Premier online humor site “The Onion” today announced a bold strategic initiative that will transition it into a second-rate purveyor of shoddy goods via the internet. While this move surprised some analysts, Senior VP of Change Management Luis Abregado said, “We’ve gone about as far as we can go with humor. Face it, how many times can you write cuttingly sarcastic articles about mundane things while working in the term ‘douche bag’? We need to provide more shareholder value, and there’s a growing opportunity in pushing snarky t-shirts and following the sales up with shitty service.”

Abregado pointed to a recent apparel order as an example. Long-time reader Bill McCurry ordered a women’s cream-colored “Kitten Thinks of Nothing But Murder All Day” t-shirt for his wife, placing the order on August 31. The Onion team determined that the shirt was out of stock and immediately did not a single god damn thing. Fulfillment Clerk Clem Smith personally handled the fucking around and doing nothing. “I figured maybe somebody had made a mistake,” he explained, “so I didn’t want to, like, make another one. I just waited to see what would happen. Hell, maybe the whole thing would go away by itself, you know?”

The Onion encourages all its customers to order fine products like this one from The Onion Store.

When Mr. McCurry inquired online about his order on September 23, The Onion Customer Service team jumped in and responded after sitting on their asses for three days. Service Rep Larry Sim said, “If you answer right away then the customer starts to expect that kind of behavior. It’s bad business. You’re better off setting the expectation right away that they’ll be treated like crotch fungus.” The Onion sent an email including the sentences, “Thank you for contacting us!” and, “I apologize that we did not contact you sooner!” following Customer Service best practice that vapid and pleasant exclamations entirely make up for behaving like a willfully incompetent slice of ass-crust. Sim offered to fulfill his valued customer’s order with a white shirt rather than a cream-colored shirt, and Mr. McCurry agreed.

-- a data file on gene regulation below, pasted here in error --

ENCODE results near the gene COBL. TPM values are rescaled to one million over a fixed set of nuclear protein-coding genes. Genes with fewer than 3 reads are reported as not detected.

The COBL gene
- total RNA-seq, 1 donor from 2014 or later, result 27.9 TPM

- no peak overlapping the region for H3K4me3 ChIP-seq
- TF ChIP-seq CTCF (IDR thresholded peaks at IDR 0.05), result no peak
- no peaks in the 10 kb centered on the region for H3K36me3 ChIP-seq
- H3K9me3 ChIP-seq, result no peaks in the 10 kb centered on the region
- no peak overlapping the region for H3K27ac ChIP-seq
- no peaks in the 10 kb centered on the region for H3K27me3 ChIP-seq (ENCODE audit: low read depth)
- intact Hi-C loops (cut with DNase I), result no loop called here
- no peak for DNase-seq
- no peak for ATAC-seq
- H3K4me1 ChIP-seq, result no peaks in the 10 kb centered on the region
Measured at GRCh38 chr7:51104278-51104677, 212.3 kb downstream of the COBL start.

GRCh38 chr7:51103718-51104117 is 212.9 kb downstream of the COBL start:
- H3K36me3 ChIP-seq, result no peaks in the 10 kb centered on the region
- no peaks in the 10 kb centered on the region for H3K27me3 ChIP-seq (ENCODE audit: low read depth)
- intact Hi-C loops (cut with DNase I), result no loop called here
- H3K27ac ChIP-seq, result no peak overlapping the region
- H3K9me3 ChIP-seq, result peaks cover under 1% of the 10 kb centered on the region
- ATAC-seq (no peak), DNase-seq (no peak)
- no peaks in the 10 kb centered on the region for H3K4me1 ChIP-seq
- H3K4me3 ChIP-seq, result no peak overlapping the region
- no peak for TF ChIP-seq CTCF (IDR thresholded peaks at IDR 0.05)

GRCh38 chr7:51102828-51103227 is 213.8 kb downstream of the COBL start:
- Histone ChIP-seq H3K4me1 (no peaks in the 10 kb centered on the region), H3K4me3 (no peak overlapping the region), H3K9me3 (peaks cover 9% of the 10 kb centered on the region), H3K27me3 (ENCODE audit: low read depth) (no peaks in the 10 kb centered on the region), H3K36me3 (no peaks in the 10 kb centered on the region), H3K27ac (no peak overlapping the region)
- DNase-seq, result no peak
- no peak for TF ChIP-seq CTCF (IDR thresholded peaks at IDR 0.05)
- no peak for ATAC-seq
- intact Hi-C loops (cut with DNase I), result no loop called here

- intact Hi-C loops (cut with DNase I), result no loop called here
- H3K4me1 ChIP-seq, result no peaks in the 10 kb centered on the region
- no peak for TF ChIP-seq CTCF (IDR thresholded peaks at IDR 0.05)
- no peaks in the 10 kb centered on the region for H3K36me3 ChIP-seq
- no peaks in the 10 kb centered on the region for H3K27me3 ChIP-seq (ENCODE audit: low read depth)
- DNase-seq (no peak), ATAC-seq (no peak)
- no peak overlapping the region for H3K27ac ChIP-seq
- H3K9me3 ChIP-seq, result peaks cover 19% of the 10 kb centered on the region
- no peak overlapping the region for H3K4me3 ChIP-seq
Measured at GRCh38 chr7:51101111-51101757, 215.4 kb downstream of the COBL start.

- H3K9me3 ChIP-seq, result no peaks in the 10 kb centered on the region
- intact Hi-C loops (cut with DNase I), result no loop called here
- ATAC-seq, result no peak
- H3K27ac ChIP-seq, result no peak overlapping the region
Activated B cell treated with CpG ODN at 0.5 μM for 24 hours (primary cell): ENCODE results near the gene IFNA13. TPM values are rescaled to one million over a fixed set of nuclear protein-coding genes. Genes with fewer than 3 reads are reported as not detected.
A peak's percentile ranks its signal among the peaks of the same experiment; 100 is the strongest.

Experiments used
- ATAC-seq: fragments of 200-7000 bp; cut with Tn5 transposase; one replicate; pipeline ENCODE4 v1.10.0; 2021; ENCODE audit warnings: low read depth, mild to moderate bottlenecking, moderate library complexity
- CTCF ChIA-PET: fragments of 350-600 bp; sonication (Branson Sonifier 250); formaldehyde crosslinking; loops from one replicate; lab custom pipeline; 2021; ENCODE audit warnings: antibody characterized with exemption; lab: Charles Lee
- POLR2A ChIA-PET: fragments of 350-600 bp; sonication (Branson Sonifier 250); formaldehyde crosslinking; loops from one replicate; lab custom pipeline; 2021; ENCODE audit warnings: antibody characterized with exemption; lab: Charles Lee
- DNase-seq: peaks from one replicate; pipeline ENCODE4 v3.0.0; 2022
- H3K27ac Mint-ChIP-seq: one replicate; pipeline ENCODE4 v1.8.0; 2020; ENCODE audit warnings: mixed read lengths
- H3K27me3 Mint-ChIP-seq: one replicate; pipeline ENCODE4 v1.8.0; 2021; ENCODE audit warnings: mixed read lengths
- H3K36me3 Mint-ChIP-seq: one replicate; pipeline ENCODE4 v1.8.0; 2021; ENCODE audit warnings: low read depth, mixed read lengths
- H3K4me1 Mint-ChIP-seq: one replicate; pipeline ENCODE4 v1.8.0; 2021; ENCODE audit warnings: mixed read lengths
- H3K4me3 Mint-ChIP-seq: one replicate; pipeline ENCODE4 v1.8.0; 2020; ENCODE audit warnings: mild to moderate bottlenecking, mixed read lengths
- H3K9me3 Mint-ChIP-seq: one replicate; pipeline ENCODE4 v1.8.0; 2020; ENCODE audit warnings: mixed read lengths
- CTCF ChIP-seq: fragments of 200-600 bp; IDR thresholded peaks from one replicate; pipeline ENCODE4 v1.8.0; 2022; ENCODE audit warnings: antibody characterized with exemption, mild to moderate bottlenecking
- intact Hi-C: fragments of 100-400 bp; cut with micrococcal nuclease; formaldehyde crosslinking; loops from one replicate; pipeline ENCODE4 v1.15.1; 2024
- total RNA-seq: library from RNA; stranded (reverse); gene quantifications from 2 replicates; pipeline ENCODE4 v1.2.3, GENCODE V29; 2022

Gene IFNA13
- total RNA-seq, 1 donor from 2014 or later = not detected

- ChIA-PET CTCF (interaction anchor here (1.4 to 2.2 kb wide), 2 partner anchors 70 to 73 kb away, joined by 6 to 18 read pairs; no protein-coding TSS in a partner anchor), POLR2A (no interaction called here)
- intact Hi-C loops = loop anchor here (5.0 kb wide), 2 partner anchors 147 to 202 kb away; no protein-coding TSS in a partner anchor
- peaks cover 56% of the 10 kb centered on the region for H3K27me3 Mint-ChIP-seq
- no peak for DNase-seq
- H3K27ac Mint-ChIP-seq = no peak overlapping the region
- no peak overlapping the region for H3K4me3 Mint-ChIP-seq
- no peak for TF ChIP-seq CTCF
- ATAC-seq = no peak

In many slip-shod retail operations the process might then break down, and an order could be shipped to the customer. But The Onion is aiming to become a world class fucked-up online store. Using a proprietary “double-redundancy” process, The Onion staff drew secret lots to determine who would hide the customer’s order in a random location, almost guaranteeing that no one would think about the “Kitten Thinks of Nothing But Murder All Day” t-shirt unless someone started screaming about it. “This process enables us to get on with the critical business of ignoring all the other dumb motherfuckers’ orders,” Sim said. “One advantage is that when Mr. McCurry inquired about his order again on October 10, we could just wait a few days and tell him, ‘Hey dude, it’s being fulfilled and shipped today!’ even though we had no idea where it was or really even what the fuck he ordered. We’re writing a paper on this process to present at the Kick Your Customers Hard in the Balls Conference next spring.”

While The Onion hasn’t ironed out every wrinkle in its new initiative, it has made an impressive show of moving from a creative, witty, highly-cherished institution to a completely pedestrian shit-box merchant. Abregado said, “The real beauty is that even though this moron emailed us again on October 26 whining about his order, we can just ignore him forever if we want. We charged his credit card on August 31, so we’ve already got his fucking money.”

I realized this week that three desktop computers, three laptops, a smart phone, a cell phone, a digital camera, and two iPods are not enough information technology in my home. I have enough digital storage to hold every major film made in the last 15 years, yet my household cries out for more. So, I bought my wife an iPad.

Actually, she’s mentioned a couple of times that the thinks an iPad would be convenient for her. But I knew she wouldn’t buy one for herself until our kids were out of college. Considering that we have no children and don’t plan to have any, my wife’s iPad would be moping around, lonely on its shelf at Best Buy, for a long time. So I stalked an iPad, slapped down some cash, and brought it home to her.